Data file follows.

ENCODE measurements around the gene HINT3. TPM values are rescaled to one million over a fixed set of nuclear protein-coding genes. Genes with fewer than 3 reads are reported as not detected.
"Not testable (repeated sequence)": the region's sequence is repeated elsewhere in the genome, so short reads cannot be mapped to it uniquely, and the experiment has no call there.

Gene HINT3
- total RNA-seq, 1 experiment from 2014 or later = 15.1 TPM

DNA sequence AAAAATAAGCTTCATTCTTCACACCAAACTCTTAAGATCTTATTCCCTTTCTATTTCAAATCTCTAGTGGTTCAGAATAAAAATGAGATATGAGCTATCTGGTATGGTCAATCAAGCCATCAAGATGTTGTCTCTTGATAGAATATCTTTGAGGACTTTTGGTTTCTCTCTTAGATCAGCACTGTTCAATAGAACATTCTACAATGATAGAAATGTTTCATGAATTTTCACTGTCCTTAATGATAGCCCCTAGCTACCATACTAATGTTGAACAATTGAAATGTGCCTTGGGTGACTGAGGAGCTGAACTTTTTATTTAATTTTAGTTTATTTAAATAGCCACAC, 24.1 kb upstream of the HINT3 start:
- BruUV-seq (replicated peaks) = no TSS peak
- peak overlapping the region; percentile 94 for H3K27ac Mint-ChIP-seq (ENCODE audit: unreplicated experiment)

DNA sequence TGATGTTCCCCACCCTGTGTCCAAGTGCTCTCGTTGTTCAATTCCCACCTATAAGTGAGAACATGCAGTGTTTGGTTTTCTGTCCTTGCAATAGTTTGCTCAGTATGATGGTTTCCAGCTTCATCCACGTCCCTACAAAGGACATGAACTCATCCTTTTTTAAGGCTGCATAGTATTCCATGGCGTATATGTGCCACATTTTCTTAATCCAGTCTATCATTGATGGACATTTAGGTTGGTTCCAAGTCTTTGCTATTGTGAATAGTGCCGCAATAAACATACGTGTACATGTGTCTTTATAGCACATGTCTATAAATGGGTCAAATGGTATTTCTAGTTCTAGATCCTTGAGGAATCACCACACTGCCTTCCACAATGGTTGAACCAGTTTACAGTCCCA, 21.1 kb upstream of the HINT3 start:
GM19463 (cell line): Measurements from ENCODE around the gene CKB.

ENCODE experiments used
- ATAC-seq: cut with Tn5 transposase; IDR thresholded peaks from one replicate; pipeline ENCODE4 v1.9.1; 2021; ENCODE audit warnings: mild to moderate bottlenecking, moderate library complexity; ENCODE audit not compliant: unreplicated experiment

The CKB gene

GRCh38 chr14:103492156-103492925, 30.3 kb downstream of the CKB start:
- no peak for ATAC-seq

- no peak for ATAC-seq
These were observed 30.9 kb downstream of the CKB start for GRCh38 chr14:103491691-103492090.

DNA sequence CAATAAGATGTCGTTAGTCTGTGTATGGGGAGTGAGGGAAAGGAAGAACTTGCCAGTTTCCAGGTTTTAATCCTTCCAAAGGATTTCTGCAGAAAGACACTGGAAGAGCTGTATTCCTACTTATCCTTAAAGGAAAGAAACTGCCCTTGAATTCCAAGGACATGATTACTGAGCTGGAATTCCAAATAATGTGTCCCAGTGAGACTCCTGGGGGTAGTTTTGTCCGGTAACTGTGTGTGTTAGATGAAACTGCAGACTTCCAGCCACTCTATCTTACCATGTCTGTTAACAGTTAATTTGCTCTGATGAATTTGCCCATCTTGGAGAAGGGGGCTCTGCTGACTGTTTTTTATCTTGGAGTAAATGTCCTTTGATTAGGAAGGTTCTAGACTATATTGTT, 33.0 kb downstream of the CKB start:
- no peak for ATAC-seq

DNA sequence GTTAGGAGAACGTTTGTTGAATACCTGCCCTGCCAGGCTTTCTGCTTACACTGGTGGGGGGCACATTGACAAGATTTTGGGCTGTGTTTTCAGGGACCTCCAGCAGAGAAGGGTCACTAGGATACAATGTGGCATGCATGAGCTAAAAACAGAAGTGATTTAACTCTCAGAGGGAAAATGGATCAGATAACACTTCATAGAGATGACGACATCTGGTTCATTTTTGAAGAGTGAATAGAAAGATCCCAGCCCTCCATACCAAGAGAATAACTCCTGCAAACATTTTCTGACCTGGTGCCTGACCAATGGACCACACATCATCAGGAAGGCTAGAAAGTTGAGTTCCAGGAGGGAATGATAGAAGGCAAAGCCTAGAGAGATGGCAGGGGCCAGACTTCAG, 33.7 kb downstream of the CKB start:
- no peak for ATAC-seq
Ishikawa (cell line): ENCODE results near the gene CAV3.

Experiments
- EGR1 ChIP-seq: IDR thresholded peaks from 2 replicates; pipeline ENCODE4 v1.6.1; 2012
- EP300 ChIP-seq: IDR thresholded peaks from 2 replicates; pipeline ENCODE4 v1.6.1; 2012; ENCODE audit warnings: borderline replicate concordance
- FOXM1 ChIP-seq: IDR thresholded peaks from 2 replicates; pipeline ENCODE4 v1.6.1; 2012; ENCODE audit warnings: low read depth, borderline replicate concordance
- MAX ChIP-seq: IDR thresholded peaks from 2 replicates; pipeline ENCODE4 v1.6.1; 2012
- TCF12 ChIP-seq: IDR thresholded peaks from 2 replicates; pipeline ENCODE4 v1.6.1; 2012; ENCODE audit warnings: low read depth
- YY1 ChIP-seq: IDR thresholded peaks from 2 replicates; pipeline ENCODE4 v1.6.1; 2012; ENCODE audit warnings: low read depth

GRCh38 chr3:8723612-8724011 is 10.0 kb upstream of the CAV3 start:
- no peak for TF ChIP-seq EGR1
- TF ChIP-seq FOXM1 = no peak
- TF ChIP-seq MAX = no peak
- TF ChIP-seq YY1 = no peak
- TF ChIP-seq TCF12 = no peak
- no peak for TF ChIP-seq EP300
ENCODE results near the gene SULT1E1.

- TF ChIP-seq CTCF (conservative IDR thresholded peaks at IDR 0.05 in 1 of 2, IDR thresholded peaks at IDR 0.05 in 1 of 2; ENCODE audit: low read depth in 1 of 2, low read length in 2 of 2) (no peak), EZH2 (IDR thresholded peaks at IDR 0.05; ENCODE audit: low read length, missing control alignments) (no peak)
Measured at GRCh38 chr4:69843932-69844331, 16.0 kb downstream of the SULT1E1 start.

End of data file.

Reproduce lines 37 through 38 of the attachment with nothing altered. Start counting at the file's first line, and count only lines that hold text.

- TF ChIP-seq CTCF (conservative IDR thresholded peaks at IDR 0.05 in 1 of 2, IDR thresholded peaks at IDR 0.05 in 1 of 2; ENCODE audit: low read depth in 1 of 2, low read length in 2 of 2) (no peak), EZH2 (IDR thresholded peaks at IDR 0.05; ENCODE audit: low read length, missing control alignments) (no peak)
Measured at GRCh38 chr4:69843932-69844331, 16.0 kb downstream of the SULT1E1 start.